Total ban on cell phones in NZ schools 'very difficult', Principals Federation says, as France cracks down

The President of the NZ Principals Federation Whetu Cormick says introducing a total ban on students having cell phones at school, like what is happening in France, is unlikely in New Zealand.

France is introducing an outright ban on mobile phones at schools starting this month, in what they called a "detox" law for a generation increasingly reliant on screens.

The ban in France will last until pupils are aged about 15.

Mr Cormick, speaking this morning on TVNZ 1's Breakfast, said most schools in New Zealand already have a policy around when pupils can and can't use mobile phones.

"In terms of whether this type of ban would happen in New Zealand - I doubt it would," Mr Cormick said.

"I think they'd find it very, very difficult."

Mr Cormick said many schools, including his own, required pupils to hand over their cell phones if they were brought to school, and they would get them back at the end of the day.

He said some parents are still keen for their child to have a cell phone to keep in touch, but Mr McCormick said his view was that if parents needed to contact children, or vica versa, this could go through the school office.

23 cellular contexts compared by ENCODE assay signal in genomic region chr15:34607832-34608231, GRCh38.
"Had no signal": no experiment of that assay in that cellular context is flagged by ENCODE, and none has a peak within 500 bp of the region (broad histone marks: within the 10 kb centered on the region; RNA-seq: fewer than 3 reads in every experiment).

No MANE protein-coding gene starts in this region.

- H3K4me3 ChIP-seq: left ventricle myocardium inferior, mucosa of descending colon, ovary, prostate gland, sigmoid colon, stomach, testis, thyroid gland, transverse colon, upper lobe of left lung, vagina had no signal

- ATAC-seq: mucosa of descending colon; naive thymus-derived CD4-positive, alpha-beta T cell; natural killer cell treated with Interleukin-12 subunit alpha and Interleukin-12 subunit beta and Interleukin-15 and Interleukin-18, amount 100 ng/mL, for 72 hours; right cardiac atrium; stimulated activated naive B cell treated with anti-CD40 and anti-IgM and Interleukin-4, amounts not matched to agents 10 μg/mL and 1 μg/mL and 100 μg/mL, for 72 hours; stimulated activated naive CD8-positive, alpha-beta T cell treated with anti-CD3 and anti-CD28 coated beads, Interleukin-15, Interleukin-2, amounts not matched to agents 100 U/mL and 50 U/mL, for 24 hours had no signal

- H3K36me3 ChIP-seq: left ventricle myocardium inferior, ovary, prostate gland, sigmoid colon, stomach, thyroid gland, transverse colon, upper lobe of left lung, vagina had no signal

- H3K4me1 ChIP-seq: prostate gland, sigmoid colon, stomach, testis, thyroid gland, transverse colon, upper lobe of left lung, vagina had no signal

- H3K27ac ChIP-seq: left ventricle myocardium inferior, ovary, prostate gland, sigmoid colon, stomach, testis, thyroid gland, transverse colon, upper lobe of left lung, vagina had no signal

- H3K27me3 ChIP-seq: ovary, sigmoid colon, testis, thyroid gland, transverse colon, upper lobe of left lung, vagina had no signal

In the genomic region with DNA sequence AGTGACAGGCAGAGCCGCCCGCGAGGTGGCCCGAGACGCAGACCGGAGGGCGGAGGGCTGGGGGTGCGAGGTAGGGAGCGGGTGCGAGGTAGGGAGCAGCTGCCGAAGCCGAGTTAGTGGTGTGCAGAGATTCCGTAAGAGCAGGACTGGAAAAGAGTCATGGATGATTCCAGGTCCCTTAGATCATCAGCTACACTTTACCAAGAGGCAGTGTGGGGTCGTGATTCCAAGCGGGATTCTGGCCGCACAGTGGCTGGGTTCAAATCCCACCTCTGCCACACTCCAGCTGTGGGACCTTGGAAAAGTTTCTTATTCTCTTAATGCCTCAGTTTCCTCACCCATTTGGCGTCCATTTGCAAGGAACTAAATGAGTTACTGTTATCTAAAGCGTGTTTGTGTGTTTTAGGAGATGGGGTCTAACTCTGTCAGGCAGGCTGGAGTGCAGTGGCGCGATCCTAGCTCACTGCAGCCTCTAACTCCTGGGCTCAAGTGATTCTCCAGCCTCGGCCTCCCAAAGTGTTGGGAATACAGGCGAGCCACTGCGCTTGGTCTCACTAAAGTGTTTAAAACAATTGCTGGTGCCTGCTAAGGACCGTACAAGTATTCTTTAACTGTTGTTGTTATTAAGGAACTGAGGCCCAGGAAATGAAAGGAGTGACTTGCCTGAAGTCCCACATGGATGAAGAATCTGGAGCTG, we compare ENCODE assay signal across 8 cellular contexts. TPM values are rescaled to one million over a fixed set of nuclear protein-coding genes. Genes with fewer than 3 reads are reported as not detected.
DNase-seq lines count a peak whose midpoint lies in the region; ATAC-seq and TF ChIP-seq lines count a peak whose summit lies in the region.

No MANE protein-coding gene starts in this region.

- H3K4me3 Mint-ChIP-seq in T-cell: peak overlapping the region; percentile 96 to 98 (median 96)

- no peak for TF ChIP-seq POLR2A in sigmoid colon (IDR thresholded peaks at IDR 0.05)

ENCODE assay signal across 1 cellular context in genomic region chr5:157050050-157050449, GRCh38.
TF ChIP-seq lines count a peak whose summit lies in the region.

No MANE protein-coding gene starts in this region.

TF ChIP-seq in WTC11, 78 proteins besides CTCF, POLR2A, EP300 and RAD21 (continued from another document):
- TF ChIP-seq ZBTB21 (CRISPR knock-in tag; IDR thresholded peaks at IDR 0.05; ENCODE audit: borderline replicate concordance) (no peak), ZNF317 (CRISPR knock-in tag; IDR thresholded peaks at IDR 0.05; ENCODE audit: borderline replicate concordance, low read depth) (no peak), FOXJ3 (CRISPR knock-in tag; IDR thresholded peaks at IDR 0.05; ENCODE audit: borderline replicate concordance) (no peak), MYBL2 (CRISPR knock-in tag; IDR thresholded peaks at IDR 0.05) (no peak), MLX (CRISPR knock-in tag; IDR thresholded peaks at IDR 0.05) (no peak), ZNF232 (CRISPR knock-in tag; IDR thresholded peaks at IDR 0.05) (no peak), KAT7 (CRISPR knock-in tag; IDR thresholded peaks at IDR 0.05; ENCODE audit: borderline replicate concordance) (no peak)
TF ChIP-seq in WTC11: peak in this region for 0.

The curriculum being taught today is also increasingly digital, Mr Cormick said, and it would be important to differentiate in any ban between casual cell phones and digital devices used to learn.

"We live in a digital age now and we have a digital curriculum that the government is asking schools to implement," Mr Cormick said.

"At the moment we don't have enough digital devices to realise that vision ... in many instances schools are asking young people to bring their own device to school."

Mr Cormick said it was always worthwhile for parents to think about the screen time their children are getting, as some research showed too much could be detrimental, especially at young ages when the brain is still developing.

Whetu Cormick’s comments come in response to France’s nationwide ban on pupils having mobile devices at school. Source: Breakfast



One person dead after crash in Bay of Plenty

One person is dead after a crash in the Kaimai Ranges, Bay of Plenty, this afternoon.

Police say the crash was reported to emergency services shortly after 2pm on SH29, Old Kaimai Road.

One person was killed in the crash.

Diversions will be in place for some time, and motorists are ask to delay travel if possible.


Police car generic.
Police car generic. Source: 1 NEWS


'Wow what an experience!' Rare Hector's dolphins delight boaties in Golden Bay

A pod of three rare Hector's dolphins has thrilled people on a boat in Golden Bay, swimming around the vessel.